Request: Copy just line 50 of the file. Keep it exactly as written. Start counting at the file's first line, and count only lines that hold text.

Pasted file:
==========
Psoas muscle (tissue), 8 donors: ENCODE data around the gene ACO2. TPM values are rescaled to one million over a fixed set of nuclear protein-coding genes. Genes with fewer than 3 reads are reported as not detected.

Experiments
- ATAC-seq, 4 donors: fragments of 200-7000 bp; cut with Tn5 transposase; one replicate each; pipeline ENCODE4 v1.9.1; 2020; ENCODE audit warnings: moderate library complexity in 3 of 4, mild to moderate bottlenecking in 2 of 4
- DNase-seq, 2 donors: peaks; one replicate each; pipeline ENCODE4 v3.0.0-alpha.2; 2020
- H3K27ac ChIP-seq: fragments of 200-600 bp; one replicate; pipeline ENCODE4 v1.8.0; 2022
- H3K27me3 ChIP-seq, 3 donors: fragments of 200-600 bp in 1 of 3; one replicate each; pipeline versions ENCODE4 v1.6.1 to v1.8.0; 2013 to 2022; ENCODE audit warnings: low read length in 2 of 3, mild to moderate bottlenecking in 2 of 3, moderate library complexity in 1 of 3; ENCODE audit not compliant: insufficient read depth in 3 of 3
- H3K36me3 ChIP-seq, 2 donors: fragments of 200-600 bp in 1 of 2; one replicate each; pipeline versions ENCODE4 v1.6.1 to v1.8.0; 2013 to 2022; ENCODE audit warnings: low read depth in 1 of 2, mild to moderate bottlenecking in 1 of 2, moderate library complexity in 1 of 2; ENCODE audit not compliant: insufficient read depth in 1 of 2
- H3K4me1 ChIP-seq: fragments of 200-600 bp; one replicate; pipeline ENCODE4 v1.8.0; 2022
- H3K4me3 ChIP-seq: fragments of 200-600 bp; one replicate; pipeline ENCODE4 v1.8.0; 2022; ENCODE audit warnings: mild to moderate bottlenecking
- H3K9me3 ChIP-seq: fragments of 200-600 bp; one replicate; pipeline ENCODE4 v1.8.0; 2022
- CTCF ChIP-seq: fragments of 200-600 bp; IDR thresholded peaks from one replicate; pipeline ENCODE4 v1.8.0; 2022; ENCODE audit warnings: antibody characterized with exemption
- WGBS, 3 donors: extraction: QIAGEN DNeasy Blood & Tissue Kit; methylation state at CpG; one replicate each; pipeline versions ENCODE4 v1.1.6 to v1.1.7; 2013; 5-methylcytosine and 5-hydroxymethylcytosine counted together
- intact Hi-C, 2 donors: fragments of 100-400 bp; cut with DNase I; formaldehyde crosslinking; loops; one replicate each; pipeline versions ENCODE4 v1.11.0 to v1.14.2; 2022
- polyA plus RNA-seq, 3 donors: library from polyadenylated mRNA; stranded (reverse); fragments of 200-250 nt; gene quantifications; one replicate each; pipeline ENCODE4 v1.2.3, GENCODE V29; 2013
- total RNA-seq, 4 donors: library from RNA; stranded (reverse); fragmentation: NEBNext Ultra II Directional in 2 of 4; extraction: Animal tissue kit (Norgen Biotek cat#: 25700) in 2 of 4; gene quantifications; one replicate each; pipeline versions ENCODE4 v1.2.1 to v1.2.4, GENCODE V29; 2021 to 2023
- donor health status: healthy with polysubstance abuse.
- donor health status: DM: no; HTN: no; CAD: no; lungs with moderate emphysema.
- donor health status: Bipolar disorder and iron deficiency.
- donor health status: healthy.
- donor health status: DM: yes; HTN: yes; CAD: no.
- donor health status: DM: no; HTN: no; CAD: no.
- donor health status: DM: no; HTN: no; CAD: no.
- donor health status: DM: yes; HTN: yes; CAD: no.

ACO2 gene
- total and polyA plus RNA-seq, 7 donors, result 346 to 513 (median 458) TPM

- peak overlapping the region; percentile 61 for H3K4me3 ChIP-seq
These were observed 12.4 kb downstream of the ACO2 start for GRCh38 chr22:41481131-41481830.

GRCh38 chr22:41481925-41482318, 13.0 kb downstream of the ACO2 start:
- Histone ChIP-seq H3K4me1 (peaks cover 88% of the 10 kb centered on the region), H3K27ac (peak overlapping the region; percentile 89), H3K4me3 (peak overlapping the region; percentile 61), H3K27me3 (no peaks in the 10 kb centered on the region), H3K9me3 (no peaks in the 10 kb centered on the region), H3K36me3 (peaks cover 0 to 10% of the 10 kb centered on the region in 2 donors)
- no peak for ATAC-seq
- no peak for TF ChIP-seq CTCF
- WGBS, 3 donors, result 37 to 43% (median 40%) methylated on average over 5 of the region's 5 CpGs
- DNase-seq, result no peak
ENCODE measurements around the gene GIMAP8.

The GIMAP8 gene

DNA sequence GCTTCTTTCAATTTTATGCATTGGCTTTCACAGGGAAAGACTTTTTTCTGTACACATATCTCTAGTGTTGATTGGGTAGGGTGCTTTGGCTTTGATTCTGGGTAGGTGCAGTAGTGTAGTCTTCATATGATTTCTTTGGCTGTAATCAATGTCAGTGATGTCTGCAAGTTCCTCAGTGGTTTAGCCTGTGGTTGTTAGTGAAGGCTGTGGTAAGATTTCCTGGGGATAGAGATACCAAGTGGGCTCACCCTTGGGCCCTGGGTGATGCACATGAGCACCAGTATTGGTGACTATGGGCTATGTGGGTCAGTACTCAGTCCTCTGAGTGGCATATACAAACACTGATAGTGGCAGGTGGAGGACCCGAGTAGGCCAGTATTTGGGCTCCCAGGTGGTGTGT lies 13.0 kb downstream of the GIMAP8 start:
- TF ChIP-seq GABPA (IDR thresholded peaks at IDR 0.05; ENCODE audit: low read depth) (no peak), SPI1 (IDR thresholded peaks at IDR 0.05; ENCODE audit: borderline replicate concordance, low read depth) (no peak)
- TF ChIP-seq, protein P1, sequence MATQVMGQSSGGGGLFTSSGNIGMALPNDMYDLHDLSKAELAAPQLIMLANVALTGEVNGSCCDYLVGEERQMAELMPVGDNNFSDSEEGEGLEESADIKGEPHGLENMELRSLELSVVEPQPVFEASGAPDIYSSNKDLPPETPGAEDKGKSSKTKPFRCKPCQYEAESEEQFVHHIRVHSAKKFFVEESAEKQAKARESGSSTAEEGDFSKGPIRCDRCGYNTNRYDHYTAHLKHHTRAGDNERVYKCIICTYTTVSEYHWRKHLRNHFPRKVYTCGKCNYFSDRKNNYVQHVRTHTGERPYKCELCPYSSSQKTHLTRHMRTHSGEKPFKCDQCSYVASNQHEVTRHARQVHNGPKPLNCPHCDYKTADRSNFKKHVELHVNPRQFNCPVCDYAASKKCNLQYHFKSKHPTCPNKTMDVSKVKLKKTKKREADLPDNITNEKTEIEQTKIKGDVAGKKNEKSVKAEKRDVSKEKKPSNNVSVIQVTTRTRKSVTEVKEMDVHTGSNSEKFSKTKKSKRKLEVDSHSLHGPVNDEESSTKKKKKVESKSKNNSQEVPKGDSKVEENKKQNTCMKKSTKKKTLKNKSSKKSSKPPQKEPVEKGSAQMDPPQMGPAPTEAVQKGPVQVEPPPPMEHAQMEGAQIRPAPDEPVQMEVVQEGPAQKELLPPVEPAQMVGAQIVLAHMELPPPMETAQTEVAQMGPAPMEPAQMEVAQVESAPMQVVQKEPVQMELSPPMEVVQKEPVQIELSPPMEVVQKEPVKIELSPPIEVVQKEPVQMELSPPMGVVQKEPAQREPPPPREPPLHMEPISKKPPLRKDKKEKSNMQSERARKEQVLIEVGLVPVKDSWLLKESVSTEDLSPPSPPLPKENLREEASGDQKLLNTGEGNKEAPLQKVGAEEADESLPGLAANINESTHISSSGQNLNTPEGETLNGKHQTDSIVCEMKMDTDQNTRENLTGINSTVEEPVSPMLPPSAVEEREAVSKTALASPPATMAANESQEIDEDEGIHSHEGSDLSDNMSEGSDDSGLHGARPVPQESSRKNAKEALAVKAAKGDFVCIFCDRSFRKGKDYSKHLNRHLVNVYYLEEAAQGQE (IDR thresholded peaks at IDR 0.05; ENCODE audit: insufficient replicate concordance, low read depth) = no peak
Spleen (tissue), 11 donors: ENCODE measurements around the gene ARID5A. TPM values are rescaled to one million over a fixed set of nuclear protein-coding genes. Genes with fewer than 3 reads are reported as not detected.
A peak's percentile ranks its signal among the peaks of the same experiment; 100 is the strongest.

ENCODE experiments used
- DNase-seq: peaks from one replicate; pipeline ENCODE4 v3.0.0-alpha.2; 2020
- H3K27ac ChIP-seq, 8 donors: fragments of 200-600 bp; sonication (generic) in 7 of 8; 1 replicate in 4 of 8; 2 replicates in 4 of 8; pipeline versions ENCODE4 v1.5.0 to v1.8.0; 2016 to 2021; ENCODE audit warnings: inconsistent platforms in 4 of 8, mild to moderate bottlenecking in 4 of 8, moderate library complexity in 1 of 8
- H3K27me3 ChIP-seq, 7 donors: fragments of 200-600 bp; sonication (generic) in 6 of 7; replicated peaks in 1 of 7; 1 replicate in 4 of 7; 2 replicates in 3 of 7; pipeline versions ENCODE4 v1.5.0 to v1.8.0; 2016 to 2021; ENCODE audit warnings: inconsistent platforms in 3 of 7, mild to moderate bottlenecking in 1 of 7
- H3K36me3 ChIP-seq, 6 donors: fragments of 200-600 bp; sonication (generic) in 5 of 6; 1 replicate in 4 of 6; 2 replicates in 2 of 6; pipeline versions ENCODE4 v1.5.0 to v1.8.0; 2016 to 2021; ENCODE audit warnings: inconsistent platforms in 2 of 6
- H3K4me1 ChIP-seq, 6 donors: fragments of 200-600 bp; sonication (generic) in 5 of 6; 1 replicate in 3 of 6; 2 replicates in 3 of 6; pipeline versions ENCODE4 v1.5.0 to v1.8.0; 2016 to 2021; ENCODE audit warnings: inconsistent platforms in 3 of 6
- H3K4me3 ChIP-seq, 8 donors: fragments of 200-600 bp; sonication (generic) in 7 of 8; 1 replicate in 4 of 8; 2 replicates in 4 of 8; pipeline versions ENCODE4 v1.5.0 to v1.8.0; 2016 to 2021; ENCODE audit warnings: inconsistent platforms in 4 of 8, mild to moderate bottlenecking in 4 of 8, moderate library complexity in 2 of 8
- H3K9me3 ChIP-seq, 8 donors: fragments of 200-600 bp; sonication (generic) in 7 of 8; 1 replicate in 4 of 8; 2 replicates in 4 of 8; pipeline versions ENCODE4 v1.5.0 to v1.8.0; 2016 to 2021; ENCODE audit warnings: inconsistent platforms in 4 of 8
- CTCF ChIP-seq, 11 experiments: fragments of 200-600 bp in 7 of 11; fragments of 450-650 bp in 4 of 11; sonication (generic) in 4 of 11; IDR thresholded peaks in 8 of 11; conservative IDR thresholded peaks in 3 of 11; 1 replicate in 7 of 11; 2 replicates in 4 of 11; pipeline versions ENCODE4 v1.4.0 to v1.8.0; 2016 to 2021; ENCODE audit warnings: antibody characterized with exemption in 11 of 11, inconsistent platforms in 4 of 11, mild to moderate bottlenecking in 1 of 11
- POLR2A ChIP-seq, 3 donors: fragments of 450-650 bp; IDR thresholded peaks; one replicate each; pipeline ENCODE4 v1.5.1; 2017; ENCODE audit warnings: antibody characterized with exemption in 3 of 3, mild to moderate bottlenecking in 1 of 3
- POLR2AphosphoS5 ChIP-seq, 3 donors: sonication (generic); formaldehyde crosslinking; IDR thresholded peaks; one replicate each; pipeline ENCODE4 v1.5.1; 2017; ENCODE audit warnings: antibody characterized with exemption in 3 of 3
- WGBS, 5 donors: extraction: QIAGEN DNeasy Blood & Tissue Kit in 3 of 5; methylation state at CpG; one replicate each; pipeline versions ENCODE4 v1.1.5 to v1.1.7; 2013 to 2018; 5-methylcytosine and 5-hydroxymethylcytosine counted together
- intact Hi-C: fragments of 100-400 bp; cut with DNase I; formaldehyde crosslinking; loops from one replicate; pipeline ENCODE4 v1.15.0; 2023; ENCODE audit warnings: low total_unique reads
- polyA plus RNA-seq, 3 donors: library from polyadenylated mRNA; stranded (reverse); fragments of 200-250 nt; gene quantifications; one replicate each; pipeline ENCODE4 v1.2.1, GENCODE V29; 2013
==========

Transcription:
- POLR2A ChIP-seq, 3 donors: fragments of 450-650 bp; IDR thresholded peaks; one replicate each; pipeline ENCODE4 v1.5.1; 2017; ENCODE audit warnings: antibody characterized with exemption in 3 of 3, mild to moderate bottlenecking in 1 of 3